The Eastern Regions
Like Punjab in the northwest, the region of Bengal in the east saw large-scale conversions to Islam. The causes of the Punjab conversions have been discussed earlier…before discussing the causes in Bengal it is appropriate to study the politico-military background of Bengal.
In the latter half of the 8th Century CE, while the Pratihars were rising to power in the west and the Rashtrakutas had emerged in the south, the family of Palas came to dominate the east. The first King Gopala was one of the many chieftains in the former kingdom of Gauda that had disintegrated a century ago. To end the prevailing anarchy, the chiefs and people of Bengal elected Gopala to be their sovereign in the light of his military and leadership abilities.
It was an event unique in the history of India and afforded a striking contrast to the rise of the other two contemporary powers—the Rashtrakutas usurped power from their Chalukya overlords while the Pratihars emerged as leaders of a confederacy of clans that defeated the Arab invaders. And unlike the other two, the Palas were devoted to Buddhism, which had first risen to prominence more than a thousand years earlier in this very region.
A running conflict between the Rashtrakutas and the Pratihars created a political vacuum in North India, which was temporarily filled by Dharmapala who led his forces up to Punjab (in the west) and Nepal (in the north), and is said to have held a grand durbar at Kannauj. But these campaigns did not add any lands to the Pala dominions which remained around Radha (West Bengal), Vanga (East Bengal), Magadha (Bihar), and Gopala’s ancestral lands of Varendri (North Bengal). Dharmapala suffered a crushing defeat at the hands of the Pratihars in a battle fought at Monghyr, deep in his own dominions—but a Rashtrakuta invasion of the Pratihar lands again saved the Palas.
Devpala in the 9th Century repeated his father’s feat by leading an army into Punjab and further north into the lands of Kamboja (near the Indus). But no territory was gained in this campaign—even the neighboring kingdoms of Kamarupa (Assam) and Utkal (Orissa) were only compelled to render tribute. The two successors of Devapala were more religious-minded and in that period the Pratihars annexed both Magadha and Varendri while Kamarupa and Utkal also resumed independence.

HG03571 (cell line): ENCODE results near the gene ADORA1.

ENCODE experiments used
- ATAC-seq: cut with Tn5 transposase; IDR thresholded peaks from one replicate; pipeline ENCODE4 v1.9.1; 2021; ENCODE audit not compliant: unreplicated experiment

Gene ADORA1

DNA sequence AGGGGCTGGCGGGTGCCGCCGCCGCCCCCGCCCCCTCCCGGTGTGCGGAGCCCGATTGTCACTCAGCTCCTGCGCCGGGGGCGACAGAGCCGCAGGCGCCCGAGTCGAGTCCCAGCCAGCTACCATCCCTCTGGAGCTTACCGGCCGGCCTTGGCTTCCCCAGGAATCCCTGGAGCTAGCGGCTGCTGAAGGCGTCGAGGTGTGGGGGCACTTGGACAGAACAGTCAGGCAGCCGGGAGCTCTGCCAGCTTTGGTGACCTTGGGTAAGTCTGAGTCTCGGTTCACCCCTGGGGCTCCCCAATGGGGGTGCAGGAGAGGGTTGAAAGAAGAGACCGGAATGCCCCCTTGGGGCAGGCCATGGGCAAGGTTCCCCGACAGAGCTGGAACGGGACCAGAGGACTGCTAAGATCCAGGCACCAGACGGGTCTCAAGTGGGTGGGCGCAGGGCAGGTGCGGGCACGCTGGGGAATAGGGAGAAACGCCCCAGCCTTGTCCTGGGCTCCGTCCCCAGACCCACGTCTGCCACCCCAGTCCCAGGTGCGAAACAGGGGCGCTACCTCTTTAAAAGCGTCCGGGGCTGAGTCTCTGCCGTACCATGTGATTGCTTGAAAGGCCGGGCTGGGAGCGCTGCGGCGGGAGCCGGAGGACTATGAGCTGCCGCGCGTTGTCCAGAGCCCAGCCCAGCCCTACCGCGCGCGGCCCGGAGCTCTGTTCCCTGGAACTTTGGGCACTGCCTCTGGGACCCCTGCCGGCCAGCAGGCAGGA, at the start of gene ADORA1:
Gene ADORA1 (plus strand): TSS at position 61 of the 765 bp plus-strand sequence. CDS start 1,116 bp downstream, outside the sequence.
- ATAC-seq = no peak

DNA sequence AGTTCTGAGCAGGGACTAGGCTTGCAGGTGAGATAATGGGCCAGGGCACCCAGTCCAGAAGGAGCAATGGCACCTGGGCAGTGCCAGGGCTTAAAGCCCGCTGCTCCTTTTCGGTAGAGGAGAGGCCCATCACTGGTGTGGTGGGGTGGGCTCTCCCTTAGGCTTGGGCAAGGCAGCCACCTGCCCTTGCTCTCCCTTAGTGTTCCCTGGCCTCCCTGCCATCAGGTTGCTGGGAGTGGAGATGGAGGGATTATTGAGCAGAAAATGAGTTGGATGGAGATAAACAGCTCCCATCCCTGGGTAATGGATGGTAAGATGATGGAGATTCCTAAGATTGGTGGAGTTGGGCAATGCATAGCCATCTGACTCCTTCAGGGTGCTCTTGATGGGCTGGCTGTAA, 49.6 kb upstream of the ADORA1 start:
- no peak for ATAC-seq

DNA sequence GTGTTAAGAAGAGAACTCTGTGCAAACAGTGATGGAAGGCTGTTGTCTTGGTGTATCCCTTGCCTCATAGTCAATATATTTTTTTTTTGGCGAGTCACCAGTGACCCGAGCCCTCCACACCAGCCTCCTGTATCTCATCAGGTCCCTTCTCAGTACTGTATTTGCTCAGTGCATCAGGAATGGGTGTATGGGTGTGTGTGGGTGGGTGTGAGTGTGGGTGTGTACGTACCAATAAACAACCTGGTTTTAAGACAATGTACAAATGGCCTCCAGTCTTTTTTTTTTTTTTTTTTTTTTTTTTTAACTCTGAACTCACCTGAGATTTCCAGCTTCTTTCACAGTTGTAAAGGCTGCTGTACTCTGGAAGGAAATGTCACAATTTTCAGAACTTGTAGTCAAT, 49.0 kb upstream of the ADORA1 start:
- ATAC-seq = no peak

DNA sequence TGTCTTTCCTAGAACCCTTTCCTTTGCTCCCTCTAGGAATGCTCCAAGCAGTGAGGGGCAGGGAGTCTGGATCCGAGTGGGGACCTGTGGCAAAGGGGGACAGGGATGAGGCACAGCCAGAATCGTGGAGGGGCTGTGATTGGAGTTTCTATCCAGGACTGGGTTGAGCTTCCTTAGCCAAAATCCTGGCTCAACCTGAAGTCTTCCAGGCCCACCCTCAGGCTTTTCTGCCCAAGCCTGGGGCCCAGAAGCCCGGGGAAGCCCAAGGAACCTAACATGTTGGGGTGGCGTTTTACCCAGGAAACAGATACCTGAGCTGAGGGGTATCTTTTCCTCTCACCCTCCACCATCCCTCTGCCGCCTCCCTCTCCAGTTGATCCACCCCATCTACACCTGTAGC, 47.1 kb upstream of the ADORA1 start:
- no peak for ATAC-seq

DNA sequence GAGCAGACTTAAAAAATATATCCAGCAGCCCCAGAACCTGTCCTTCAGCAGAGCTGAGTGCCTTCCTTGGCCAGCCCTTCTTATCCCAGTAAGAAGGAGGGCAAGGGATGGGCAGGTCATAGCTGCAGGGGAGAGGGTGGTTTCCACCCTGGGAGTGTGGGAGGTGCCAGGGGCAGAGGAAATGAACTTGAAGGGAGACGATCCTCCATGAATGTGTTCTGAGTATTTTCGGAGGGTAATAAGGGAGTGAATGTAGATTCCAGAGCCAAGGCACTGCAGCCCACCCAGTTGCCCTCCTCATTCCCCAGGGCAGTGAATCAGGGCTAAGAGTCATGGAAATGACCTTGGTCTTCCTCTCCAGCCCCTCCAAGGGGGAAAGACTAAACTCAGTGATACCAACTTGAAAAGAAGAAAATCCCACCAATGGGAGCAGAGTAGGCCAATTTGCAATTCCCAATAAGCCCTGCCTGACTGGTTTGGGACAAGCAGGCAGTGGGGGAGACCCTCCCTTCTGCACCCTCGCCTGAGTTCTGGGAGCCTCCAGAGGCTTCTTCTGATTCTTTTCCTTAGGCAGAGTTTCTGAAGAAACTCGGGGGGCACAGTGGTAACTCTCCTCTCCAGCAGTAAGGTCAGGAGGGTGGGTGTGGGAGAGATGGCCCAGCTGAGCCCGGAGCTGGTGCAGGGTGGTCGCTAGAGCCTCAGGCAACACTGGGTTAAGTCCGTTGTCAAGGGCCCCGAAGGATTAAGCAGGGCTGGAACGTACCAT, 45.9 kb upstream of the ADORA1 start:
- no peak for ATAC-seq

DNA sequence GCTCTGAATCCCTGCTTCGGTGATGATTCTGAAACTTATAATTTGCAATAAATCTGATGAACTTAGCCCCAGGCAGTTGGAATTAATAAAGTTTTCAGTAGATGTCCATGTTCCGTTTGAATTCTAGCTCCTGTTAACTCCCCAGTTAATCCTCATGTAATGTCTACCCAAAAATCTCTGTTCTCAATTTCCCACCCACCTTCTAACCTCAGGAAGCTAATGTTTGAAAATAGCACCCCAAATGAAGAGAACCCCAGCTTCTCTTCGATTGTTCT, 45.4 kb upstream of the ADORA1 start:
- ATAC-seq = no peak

To make matters worse feudatories of the Palas also carved out their own states like the Chandras of East Bengal and the Kambojas of Radha—the latter are believed to be descendants of the Kamboja officers and men that had joined the army of Devapala during his campaign in their country near the Indus. A small Pala state was all that was left of the former empire.
More than a century later in 988 CE this small state recovered some of its power under Mahipala. This was the age of the Ghaznavid invasions in the north and of the Chola expansion in the south—Rajendra Chola defeated several kings then ruling in Bengal and took the holy water of the River Ganga to purify his dominions. The later Palas did not reach the power of their forefathers and political unity to the eastern regions was provided by a new family, the Senas.
The Senas and the Sultans
These were feudatories of the Palas and had come from the south (Karnata-Kshatriyas) but became independent around 1050 CE. Vijaysena acquired complete control over Bengal and Bihar and fought with the neighboring kings of Kamarupa and Kannauj (the Gahadvals)—he also established a second capital at Navadwipa (Nadiya). The Sena rulers continued the tradition of tolerance and practiced Shaivism and Vaishnavism while also patronizing other religions. In 1178 Lakshmansena ascended the throne and completed the subjugation of the last Pala kings—interestingly he also fought against Jaichandra Gahadval of Kannauj.
This period coincided with the invasion of Kannauj by Muhammad Ghori (1194)—one of his ambitious Turk officers, Muhammad Bakhtyar Khalji, was posted in the newly-conquered region of Awadh. From this base in 1200 CE he raided the Sena lands and gradually built up his wealth and recruited more soldiers—taking the permission of Qutb-ud-din Aibak he invaded the town of Odantapuri, which had several Viharas (monasteries) that he destroyed and shaven-headed monks (Buddhists) whom he slaughtered. The region was henceforth given the name of Bihar (a corruption of Vihara ). Within a year he entered the Sena capital Nadiya in the guise of a horse-merchant and cleared the way for the 10,000 Turk cavalry that had surreptitiously laid siege to the city.
Lakshmansena abandoned this capital and retreated to eastern Bengal where his descendants continued to resist the Turk incursions for another half-century. By this time the Delhi Turks had become engrossed in the war against the numerous Rajput chieftains in the former kingdoms of Ajmer and Kannauj—from his new capital of Lakhnawati, Khalji and his men sought to establish an independent state but were defeated. Subsequent governors of the eastern regions were appointed by the Delhi Sultans but some founded their own dynasties and others were overthrown by their ministers—what was common between these dynasties was their desire for independence from the Delhi Sultanate.